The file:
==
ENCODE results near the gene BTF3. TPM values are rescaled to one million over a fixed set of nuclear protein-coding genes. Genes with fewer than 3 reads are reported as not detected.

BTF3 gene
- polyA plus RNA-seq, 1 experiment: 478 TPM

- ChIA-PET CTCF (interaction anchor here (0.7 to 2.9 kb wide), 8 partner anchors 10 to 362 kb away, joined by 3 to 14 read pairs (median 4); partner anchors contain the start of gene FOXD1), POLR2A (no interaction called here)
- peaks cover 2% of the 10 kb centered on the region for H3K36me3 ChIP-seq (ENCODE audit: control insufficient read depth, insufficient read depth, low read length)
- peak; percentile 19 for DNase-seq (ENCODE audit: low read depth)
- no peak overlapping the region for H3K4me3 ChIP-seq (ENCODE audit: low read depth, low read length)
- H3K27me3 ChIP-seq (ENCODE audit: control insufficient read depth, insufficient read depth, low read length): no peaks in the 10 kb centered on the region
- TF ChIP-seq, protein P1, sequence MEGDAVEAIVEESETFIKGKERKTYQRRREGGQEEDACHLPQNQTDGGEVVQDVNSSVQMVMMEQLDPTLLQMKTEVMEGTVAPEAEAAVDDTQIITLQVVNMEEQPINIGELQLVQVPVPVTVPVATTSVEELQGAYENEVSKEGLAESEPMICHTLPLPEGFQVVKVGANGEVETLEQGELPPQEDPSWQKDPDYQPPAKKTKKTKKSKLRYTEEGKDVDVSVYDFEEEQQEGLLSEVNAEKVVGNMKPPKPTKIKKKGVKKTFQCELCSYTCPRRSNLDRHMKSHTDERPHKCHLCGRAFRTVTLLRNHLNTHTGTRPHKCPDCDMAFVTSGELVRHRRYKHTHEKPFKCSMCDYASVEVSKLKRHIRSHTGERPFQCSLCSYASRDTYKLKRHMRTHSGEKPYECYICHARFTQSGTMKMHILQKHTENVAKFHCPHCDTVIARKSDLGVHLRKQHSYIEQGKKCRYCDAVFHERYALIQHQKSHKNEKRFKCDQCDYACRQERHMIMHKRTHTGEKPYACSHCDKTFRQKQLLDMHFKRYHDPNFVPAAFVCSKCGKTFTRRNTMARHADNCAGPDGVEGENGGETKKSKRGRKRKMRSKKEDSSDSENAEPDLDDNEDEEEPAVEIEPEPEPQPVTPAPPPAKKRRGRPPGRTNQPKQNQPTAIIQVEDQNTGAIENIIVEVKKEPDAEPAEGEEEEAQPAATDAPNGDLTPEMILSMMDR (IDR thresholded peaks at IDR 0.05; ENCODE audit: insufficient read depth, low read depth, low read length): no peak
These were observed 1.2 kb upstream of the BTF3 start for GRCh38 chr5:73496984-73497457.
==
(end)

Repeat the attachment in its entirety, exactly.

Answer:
ENCODE results near the gene BTF3. TPM values are rescaled to one million over a fixed set of nuclear protein-coding genes. Genes with fewer than 3 reads are reported as not detected.

BTF3 gene
- polyA plus RNA-seq, 1 experiment: 478 TPM

- ChIA-PET CTCF (interaction anchor here (0.7 to 2.9 kb wide), 8 partner anchors 10 to 362 kb away, joined by 3 to 14 read pairs (median 4); partner anchors contain the start of gene FOXD1), POLR2A (no interaction called here)
- peaks cover 2% of the 10 kb centered on the region for H3K36me3 ChIP-seq (ENCODE audit: control insufficient read depth, insufficient read depth, low read length)
- peak; percentile 19 for DNase-seq (ENCODE audit: low read depth)
- no peak overlapping the region for H3K4me3 ChIP-seq (ENCODE audit: low read depth, low read length)
- H3K27me3 ChIP-seq (ENCODE audit: control insufficient read depth, insufficient read depth, low read length): no peaks in the 10 kb centered on the region
- TF ChIP-seq, protein P1, sequence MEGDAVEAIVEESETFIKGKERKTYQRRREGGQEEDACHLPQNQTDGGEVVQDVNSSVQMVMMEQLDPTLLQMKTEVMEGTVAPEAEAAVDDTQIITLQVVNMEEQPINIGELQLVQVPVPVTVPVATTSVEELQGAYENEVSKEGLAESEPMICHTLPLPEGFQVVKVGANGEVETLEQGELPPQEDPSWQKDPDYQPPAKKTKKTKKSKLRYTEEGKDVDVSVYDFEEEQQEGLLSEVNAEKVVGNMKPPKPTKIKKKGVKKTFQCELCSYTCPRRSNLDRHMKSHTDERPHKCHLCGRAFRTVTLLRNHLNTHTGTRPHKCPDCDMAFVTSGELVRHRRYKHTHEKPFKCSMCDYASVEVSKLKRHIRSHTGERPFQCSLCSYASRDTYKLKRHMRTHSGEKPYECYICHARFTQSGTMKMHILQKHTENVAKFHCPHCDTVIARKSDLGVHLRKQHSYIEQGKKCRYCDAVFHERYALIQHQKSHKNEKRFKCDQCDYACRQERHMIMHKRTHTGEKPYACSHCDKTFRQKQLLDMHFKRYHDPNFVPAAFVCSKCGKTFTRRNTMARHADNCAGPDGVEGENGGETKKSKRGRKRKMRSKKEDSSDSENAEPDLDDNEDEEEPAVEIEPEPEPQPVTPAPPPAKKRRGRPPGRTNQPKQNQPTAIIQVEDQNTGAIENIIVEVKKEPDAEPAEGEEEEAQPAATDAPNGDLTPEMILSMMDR (IDR thresholded peaks at IDR 0.05; ENCODE audit: insufficient read depth, low read depth, low read length): no peak
These were observed 1.2 kb upstream of the BTF3 start for GRCh38 chr5:73496984-73497457.